We encourage interested applicants to browse our webpages for details of our wide-ranging research activities and further details on how to apply:
tiny.cc/gafd-phd

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Two Post-doctoral Positions in Solar Magnetometry at the IAC, Spain

Hector Socas-Navarro
04 Jan 2016

The Instituto de Astrofisica de Canarias (IAC, Tenerife, Spain) invites applications for two postdoctoral positions on solar magnetic field diagnostics within the framework of project “Solar Magnetometry in the Era of Large Solar Telescopes”, led by Drs. Hector Socas-Navarro and Andres Asensio Ramos. One of the positions is shared with project “Manufacturing and integration of the QM, FM, and FS models of SO/PHI (Polarimetric and Helioseismic Imager for Solar Orbiter)”, led by Dr. Basilio Ruiz Cobo.

Qualification Requirements: To be eligible for admission, applicants must have obtained a Ph.D. degree in Astrophysics, Physics or Informatics/Programming prior to the application deadline (January 31, 2016).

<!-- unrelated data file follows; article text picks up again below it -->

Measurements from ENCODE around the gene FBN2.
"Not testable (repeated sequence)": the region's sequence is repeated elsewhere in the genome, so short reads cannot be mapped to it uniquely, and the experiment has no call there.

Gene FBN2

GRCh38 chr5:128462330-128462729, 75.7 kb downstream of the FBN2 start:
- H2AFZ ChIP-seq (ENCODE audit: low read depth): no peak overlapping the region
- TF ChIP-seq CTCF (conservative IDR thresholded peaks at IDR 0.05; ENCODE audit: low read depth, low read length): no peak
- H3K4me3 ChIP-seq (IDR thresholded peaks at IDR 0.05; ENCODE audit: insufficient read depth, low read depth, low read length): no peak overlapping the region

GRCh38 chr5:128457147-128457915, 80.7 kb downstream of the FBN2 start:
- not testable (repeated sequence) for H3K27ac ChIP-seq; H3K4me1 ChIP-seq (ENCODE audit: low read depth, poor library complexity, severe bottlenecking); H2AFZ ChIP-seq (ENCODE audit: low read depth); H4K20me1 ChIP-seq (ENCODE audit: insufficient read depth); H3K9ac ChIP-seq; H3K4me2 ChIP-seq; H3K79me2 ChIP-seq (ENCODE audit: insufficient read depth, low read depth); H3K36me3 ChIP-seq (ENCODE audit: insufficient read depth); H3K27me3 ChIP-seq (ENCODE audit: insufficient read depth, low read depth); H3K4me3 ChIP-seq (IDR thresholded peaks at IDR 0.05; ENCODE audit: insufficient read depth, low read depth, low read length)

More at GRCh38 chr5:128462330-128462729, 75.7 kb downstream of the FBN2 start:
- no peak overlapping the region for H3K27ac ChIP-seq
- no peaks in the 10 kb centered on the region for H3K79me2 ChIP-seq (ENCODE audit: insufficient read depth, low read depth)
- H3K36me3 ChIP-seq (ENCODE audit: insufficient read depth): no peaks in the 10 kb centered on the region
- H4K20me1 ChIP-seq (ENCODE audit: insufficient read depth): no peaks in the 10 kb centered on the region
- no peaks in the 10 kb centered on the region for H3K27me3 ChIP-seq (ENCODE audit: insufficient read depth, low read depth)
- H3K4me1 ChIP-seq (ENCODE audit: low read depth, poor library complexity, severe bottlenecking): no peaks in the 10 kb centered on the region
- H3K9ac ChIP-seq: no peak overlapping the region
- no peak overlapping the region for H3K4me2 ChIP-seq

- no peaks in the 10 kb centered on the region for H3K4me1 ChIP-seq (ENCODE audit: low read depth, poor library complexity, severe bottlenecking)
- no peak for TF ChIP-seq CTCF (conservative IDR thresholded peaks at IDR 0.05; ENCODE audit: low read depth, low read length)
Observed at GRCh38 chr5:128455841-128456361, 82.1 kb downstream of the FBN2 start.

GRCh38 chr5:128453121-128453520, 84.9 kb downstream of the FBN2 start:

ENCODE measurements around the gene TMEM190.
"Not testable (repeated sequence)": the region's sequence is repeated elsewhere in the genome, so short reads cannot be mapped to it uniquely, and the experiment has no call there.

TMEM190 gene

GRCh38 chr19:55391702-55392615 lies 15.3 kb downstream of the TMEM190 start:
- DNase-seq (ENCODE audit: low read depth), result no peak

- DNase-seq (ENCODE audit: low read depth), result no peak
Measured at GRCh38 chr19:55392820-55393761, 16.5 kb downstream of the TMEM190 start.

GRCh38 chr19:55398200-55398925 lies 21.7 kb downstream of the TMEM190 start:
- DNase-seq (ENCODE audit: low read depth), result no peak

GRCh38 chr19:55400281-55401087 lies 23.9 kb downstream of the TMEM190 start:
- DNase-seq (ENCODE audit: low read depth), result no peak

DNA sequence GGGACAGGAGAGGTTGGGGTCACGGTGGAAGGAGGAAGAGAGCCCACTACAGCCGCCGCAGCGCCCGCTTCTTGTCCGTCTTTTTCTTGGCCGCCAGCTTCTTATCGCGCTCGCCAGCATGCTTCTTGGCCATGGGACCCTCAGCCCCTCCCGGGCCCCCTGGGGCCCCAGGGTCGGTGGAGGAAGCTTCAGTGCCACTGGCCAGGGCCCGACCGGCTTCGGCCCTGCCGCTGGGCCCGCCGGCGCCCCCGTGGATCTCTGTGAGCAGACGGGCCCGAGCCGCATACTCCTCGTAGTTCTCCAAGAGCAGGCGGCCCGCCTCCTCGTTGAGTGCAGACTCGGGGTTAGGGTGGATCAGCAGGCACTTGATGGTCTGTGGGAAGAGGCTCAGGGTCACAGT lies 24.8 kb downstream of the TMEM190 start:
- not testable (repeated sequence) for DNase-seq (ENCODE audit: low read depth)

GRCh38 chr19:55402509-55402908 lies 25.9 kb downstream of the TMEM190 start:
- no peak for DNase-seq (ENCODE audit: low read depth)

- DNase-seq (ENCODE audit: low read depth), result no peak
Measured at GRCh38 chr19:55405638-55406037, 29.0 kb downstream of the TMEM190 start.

Starting date and duration: The starting date can be any time after the end of the selection process, preferably within the first semester of 2016. Funds have been secured for a two-year appointment, but extension of the contract beyond December 31, 2017 requires the prior formal approval of the extension of the project beyond that date by the Spanish Ministry of Economy and Competitiveness. The appointing institution will be the Instituto de Astrofisica de Canarias.

Closing date for applications is January 31st, 2016.

For further specifications and requirements, salary scale and more information, including the online application submission form, please visit the following links:

Position 1: www.iac.es/info.php?op1=26&id=551&lang=en
Position 2: www.iac.es/info.php?op1=26&id=552&lang=en

Contact: For scientific enquires and informal discussion about these positions please contact Drs. H. Socas-Navarro or A. Asensio Ramos